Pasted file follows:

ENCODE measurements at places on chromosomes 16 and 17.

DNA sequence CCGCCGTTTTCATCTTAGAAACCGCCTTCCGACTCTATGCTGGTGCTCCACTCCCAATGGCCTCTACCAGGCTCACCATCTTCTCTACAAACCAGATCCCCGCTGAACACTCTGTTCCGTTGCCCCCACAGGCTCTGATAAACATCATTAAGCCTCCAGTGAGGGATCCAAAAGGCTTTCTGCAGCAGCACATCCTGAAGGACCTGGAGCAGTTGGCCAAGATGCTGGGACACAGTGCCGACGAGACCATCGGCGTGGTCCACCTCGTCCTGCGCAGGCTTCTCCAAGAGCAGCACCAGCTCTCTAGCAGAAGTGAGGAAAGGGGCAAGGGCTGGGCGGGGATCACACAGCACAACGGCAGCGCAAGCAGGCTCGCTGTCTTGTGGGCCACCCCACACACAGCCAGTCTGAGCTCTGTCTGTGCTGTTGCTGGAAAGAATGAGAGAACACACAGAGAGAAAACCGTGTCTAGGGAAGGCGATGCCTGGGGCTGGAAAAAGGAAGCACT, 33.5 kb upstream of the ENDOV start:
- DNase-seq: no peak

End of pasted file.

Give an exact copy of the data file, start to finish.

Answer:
ENCODE measurements at places on chromosomes 16 and 17.

DNA sequence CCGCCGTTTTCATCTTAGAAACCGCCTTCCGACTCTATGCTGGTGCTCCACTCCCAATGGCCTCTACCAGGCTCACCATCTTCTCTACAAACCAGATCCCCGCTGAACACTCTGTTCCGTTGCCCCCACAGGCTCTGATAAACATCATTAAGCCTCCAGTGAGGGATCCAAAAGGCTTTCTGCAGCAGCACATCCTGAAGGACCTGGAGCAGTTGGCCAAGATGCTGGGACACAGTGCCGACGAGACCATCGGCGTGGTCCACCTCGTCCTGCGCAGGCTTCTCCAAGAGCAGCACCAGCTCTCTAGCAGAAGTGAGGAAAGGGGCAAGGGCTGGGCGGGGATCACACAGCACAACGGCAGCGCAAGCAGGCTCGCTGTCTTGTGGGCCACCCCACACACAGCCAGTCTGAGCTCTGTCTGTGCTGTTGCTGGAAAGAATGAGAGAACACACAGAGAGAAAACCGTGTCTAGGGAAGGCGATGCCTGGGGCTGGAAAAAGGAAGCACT, 33.5 kb upstream of the ENDOV start:
- DNase-seq: no peak